Octavius is Julius Caesar's adopted great nephew and heir; he is part of the triumvirate formed after Caesar's death, with Lepidus and Marc Antony as the other two.
It is not until Act IV that Octavius is introduced. At a house in Rome, he speaks with Antony, who is compiling a list of political enemies as the republic is in turmoil. Antony sends Lepidus to "fetch" Caesar's will; while he is gone, Antony remarks,
This is a slight unmeritable man,/Meet to be sent on errands; is it fit,/The threefold world divided, he should stand /One of the three to share it? (IV,i,12-15)
Octavius shows himself to be much nobler than Antony who is treacherous and cruel. Octavius questions this deprecatory view of Lepidus, asking Antony why he thought Lepidus was competent enough to assist in the list of political enemies but now he is only good for running errands. Antony intends to use Lepidus much as Cassius used Brutus to serve his purposes. Unlike Antony, Octavius finds Lepidus "a tried and valiant soldier" (IV,ii,29).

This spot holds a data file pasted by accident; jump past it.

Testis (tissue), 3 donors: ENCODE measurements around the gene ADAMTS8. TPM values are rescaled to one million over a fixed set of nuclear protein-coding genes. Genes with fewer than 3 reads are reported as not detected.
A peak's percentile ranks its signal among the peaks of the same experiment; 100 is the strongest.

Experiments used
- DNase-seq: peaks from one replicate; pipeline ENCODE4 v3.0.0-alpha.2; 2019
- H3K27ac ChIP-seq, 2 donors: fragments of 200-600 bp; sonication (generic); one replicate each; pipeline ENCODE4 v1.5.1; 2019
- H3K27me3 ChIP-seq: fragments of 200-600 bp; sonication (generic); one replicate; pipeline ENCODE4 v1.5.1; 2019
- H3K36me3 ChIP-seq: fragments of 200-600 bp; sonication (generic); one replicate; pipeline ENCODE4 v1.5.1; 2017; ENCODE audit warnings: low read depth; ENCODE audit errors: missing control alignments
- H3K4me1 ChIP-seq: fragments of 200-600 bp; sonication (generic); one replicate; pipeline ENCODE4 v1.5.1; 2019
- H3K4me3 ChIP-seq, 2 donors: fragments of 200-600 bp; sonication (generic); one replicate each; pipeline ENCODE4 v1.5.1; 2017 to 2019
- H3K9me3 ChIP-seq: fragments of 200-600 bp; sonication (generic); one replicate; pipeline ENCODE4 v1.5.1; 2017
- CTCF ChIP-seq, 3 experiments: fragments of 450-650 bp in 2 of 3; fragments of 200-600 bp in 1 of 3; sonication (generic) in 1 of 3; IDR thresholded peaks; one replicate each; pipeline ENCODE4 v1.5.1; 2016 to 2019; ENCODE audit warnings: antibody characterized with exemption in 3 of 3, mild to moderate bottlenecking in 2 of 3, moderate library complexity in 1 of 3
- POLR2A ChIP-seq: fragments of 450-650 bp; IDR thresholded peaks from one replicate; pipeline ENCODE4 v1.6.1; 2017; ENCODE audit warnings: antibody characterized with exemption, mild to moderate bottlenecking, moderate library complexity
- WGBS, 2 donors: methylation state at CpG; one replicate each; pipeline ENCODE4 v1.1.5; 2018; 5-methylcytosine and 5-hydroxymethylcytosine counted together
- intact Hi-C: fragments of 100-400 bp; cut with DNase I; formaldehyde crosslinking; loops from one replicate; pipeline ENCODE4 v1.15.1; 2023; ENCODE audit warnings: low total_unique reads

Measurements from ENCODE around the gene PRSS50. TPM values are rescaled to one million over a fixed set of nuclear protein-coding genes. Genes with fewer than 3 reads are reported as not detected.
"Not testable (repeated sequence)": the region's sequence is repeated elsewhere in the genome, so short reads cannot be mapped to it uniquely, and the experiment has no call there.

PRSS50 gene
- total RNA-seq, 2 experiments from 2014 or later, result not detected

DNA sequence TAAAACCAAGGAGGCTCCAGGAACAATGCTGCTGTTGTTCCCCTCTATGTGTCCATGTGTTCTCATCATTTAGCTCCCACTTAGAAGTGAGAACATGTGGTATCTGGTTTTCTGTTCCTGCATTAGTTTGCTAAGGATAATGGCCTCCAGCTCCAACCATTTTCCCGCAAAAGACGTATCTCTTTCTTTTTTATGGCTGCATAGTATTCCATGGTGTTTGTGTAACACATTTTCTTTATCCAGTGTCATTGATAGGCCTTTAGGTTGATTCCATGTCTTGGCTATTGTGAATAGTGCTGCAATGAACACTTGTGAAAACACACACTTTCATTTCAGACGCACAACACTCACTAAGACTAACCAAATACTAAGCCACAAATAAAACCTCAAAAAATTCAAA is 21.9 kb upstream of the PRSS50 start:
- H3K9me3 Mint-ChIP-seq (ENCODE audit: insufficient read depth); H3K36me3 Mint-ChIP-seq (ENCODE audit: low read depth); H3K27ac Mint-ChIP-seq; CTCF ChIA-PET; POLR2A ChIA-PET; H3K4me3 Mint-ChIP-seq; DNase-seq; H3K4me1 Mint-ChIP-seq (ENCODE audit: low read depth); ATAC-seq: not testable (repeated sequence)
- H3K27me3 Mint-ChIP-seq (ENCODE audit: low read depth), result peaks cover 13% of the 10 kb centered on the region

Later, at the battle of Phillippi, Octavius again disagrees with Antony, following his own military strategy, challenging Brutus and Cassius to "come to the field." When the conspirators are defeated and Brutus dies, although Antony acknowledges that Brutus is "the noblest Roman of them all" (V,v,68), it is Octavius who calls in the armies,
According to his [Brutus's] virtue, let us use him/With all respect and rites of burial./Within my tent his bones tonight shall lie,/Most like a soldier ordered honorably./So call the field to rest, and let's away/To part the glories of this happy day. (I,V,76-81)
This commanding presence of Octavius in William Shakespeare's "Julius Caesar" suggests the future stability of the Roman Empire; later Octavius is made Emperor.